A fake Fabergé egg, and a fellow Agent's death, lead James Bond to uncover an international jewel-smuggling operation, headed by the mysterious Octopussy, being used to disguise a nuclear attack on N.A.T.O. forces.
James Bond is back again and his new mission is to find out how a Royal Navy Polaris submarine holding sixteen nuclear warheads simply disappears whilst on patrol. Bond joins Major Anya Amasova and takes on a a web-handed mastermind, known as Karl Stromberg, as well as his henchman Jaws, who has a mouthful of metal teeth. Bond must track down the location of the missing submarine before the warheads are fired.Written by
Though the last James Bond movie co-produced by Harry Saltzman and Albert R. Broccoli was The Man with the Golden Gun (1974), the dissolution of the partnership did not occur until after that film was released. Saltzman was involved with this film during early pre-production (until his twenty million pound slice of James Bond in December 1975), as was original Director Guy Hamilton together with John Landis, a young writer at the time. See more »
When Maj. Anya Amasova is driven by Bond into the sea in the underwater car she looks both surprised and scared, yet a little later she claims to know all about this car and what it can do, See more »
First opening credit sequence to incorporate specially shot footage of the actor playing James Bond (in this case, Roger Moore). See more »
US network TV broadcasts over the years have handled Bond's shooting of Stromberg differently. ABC Network prints shown in the 1980s show Bond firing twice. The June 2002 showing on ABC edited out all but the first shot. The opening credit sequence was altered by ABC since its first TV airing on November 9, 1980 where the network censored the nude silhouettes by using a section of the opening credit sequence by rolling the film in reverse. Also, the death of Stromberg's assistant has a few seconds removed depicting the shark attack in response to the ABC network airing the Steven Spielberg film Jaws during the Fall 1980 season. See more »
With Roger Moore making the part his own by this his third bond film, Albert R. Broccoli had to come up with a strong action-packed epic, if they were to attract audiences that had been spoilt rotten by 'Star Wars' the same year.
'The Spy Who Loved Me' offers no new scenarios, in fact you could easily dissect each key scene and match it to something that's been done before. There's an underwater battle like the one in 'Thunderball' a ski chase not too dissimilar to the one in 'Her Majesty's...' and even the final big shoot out is not unlike the one in 'You Only Live Twice' (which was also directed by Lewis Gilbert) but 'The Spy Who Loved me' is more than merely a sum of its parts, and when each part is handled as expertly as these, you don't seem to care if it has indeed been done before.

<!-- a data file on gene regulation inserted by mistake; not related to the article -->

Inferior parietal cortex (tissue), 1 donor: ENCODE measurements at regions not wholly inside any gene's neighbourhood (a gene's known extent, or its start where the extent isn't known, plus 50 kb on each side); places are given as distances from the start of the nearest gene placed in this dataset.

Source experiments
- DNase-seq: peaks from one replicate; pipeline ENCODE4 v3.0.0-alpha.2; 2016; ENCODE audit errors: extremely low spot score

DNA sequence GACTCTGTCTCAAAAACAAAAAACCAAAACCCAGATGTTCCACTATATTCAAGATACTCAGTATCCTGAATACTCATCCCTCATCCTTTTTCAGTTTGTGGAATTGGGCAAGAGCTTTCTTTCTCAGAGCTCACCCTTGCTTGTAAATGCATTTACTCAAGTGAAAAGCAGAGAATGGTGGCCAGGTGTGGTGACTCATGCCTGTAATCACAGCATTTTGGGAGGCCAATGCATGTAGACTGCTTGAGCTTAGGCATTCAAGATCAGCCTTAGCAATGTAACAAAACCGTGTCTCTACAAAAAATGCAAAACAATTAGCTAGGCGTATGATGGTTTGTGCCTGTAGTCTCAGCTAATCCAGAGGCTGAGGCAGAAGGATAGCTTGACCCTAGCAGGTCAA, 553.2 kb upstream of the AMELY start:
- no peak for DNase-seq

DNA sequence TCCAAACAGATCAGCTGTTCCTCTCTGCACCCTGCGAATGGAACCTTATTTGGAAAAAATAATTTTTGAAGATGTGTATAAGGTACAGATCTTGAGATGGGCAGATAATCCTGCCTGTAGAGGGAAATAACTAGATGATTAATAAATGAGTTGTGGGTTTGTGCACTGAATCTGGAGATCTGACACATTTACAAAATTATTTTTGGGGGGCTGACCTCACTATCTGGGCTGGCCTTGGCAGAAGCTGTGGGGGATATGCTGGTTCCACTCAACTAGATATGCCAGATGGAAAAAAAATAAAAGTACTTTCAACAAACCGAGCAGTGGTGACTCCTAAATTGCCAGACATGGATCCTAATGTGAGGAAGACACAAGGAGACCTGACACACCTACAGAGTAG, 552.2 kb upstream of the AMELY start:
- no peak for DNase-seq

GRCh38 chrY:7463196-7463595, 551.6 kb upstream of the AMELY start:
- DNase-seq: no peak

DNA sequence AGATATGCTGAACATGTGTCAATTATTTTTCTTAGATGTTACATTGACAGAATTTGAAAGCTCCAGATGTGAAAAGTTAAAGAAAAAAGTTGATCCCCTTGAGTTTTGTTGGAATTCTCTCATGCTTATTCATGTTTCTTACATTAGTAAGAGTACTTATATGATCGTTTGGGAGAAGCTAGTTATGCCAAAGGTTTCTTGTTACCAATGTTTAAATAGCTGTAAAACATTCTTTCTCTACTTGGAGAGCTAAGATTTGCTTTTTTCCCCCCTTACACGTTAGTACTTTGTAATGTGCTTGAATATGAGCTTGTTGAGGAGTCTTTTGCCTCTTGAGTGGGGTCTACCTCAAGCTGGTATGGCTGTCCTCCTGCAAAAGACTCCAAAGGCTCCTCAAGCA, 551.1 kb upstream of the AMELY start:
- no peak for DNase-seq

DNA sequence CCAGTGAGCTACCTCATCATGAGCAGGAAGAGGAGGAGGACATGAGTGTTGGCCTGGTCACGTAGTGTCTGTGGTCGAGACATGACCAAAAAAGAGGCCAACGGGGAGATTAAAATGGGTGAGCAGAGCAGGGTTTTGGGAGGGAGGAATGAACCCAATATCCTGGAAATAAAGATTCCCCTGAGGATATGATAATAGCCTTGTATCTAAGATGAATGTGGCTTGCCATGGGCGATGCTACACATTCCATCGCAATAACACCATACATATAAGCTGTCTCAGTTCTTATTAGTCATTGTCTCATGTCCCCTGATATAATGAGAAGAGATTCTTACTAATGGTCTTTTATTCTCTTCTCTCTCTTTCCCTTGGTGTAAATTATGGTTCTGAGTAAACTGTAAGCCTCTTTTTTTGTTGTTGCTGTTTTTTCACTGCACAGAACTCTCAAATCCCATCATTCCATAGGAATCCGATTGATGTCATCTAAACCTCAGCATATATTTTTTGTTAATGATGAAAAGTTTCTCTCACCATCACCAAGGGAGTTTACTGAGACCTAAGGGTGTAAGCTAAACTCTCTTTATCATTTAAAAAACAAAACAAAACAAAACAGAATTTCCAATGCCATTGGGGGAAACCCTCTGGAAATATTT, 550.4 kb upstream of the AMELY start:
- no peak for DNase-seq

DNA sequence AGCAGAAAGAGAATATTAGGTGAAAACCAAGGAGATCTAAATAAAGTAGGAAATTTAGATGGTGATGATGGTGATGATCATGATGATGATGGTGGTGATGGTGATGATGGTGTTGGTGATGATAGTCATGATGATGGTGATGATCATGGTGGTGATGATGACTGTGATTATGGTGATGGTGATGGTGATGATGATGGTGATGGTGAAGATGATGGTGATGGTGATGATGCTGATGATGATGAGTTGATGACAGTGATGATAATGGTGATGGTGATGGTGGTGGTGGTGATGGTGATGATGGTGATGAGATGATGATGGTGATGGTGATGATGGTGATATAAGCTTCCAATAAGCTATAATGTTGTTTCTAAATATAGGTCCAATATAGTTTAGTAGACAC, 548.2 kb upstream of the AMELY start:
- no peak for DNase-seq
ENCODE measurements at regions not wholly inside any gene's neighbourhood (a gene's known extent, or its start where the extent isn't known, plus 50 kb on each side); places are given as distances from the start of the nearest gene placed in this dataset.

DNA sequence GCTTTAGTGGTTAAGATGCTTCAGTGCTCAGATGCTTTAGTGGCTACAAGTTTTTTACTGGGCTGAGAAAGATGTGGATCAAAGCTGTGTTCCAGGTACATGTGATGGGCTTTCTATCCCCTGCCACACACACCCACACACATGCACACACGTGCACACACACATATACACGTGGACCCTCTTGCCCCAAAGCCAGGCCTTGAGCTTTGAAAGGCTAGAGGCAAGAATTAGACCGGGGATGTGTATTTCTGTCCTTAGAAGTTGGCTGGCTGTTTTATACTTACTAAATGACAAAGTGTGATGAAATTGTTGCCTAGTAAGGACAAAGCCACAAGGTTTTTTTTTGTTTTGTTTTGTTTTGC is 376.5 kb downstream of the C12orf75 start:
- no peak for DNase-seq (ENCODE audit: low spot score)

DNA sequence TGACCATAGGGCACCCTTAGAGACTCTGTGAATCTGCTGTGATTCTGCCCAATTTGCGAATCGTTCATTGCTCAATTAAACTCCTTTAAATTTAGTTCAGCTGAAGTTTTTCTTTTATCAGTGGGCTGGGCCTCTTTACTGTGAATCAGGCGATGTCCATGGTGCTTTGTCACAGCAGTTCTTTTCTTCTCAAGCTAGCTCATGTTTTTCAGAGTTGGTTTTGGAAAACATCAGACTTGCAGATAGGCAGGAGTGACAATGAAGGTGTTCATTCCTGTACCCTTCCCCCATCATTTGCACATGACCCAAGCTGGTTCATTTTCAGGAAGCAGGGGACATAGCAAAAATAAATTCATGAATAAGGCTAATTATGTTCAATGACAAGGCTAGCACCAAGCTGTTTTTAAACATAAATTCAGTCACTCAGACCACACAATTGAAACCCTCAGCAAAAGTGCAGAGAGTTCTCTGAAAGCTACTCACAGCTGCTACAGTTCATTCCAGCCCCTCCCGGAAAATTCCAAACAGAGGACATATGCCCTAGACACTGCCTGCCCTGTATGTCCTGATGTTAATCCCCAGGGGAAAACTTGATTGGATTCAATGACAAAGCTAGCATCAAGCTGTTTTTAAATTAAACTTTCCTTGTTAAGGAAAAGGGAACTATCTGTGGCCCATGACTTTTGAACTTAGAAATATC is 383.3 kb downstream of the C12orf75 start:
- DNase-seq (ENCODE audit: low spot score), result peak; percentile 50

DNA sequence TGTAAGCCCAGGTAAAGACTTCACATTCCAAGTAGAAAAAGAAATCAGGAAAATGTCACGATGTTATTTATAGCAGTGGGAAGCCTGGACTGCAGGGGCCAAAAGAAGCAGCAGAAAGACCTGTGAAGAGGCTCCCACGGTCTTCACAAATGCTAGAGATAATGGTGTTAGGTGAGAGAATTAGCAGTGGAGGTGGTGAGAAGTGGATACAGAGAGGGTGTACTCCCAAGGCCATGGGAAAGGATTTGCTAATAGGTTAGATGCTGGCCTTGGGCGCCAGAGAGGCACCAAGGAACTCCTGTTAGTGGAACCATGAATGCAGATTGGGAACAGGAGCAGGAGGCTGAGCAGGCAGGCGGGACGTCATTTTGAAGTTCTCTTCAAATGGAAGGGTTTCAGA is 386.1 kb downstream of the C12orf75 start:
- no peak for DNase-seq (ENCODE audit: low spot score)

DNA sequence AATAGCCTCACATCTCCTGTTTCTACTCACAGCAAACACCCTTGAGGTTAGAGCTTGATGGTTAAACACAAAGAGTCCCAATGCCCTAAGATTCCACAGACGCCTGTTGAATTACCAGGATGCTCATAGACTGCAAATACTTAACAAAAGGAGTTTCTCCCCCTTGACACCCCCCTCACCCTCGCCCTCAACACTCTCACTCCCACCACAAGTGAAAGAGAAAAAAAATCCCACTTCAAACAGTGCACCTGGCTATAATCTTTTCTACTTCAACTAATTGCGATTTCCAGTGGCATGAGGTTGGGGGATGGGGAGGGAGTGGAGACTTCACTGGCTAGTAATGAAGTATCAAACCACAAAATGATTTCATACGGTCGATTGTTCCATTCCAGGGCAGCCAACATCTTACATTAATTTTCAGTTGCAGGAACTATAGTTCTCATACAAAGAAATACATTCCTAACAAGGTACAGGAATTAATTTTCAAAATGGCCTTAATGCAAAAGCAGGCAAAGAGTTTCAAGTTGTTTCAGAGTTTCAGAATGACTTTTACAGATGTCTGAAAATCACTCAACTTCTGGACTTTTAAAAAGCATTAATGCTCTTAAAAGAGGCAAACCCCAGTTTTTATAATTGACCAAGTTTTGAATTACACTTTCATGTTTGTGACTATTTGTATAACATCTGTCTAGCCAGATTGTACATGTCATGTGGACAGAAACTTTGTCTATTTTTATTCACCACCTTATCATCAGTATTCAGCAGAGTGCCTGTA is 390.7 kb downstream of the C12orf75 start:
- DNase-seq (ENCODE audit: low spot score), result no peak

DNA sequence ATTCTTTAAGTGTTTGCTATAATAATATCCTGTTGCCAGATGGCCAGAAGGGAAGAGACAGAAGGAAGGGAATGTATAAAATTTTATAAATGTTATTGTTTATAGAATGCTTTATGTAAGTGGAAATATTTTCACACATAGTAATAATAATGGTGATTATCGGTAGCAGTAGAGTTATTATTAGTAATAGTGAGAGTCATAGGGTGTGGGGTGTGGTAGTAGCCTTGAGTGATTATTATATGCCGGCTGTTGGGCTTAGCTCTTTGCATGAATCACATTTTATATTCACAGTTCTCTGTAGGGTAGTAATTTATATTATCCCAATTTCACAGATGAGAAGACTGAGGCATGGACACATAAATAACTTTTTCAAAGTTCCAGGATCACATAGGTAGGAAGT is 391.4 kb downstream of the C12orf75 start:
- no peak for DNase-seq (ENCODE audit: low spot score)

The film like Moore exudes a certain charm, and provides a certain amount of nostalgia looking back at it now, with it's lively 70's fashions, even Bond's theme gets the disco treatment quite superbly. Ken Adam's stunning larger than life sets fit the film's extravagant, big budget flavour perfectly. Appreciative nods must also go to some fantastically attractive women, Caroline Munro playing the enticing Naomi has to be one of the most seductive looking femme fatales to steam up a wide-screen, and more's the pity that she didn't grace it longer. Barbara Bach is equally alluring, and a fine match for Roger Moore in all sense of the word . The film also offers a wealth of laughs while not forgetting the chills and spills, Richard Keil providing all as the relentless and unforgettable Jaws. The scene where he tears open a Sherpa Van like a sardine can is particularly memorable, as is him brushing himself off after plummeting into a farmhouse from a flying Mercedes. Some fine touches of drama too, Bond's response to XXX's remarks about his career and wife are handled with compassion and reverence.
So in all everything is here you could possibly want in a 007 adventure; top stunts, beautiful women, cool villains, those gloriously huge Pinewood sets and THAT car, wrapped in an exciting globe-trotting story line where Bond has to save the world from certain destruction, accompanied by Carly Simon sveltely singing 'Nobody does it better' it's not surprising that the 'Spy Who Loved Me' is one of the most memorable of all Bond films.
21 of 29 people found this review helpful.
Was this review helpful to you?
| Report this